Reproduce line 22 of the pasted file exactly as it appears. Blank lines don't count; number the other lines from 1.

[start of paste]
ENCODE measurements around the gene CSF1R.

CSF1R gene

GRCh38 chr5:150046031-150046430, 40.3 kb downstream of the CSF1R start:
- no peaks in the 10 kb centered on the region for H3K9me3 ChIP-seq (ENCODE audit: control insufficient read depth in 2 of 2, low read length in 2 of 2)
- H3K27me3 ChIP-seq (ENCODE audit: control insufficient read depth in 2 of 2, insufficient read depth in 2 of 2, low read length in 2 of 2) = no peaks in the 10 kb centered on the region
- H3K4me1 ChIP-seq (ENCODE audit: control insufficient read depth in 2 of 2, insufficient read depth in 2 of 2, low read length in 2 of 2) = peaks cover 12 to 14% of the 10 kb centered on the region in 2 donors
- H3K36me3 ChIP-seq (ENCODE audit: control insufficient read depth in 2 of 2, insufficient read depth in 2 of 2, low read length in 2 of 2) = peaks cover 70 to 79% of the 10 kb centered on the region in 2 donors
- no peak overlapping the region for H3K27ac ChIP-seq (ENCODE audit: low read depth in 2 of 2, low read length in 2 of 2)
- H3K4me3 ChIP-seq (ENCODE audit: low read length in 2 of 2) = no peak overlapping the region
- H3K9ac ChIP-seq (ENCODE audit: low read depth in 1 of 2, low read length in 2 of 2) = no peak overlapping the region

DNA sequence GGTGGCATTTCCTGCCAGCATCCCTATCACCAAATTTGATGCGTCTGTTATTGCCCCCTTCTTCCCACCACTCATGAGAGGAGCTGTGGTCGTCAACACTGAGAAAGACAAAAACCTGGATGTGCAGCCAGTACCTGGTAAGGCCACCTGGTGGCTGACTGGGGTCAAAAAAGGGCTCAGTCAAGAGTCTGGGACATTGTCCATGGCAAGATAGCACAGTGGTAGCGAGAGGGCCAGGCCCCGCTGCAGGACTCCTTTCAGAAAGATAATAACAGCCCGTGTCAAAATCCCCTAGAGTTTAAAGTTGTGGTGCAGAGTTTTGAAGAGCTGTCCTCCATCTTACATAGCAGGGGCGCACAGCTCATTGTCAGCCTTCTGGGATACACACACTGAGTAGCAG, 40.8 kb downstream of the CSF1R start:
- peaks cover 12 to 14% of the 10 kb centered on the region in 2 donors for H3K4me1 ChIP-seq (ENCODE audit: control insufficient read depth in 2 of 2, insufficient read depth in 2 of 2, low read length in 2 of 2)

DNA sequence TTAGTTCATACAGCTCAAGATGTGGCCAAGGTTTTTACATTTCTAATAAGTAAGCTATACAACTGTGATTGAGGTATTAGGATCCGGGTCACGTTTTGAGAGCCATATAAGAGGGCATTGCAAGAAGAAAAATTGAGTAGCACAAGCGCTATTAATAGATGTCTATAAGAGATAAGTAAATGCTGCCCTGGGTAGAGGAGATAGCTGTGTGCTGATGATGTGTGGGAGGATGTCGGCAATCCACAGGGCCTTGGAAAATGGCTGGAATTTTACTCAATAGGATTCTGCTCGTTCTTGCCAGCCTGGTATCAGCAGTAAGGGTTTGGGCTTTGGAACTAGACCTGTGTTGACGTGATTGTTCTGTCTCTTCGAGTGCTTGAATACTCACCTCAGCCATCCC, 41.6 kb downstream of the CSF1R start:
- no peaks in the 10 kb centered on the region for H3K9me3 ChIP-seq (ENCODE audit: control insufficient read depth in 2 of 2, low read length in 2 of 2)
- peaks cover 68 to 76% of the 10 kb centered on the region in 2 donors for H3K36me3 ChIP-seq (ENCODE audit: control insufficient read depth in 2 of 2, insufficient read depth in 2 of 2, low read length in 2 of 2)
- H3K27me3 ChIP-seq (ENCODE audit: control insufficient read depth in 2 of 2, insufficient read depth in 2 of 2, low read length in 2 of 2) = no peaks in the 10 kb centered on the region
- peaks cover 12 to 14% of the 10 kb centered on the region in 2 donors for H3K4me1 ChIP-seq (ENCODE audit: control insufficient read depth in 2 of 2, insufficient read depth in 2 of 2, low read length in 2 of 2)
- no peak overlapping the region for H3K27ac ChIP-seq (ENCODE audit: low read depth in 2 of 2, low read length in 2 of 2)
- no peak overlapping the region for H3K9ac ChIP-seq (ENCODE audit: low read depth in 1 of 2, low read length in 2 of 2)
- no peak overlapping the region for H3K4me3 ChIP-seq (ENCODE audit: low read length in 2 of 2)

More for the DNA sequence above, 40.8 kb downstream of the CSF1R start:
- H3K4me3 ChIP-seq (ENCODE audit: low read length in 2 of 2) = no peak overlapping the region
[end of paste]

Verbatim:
- H3K4me3 ChIP-seq (ENCODE audit: low read length in 2 of 2) = no peak overlapping the region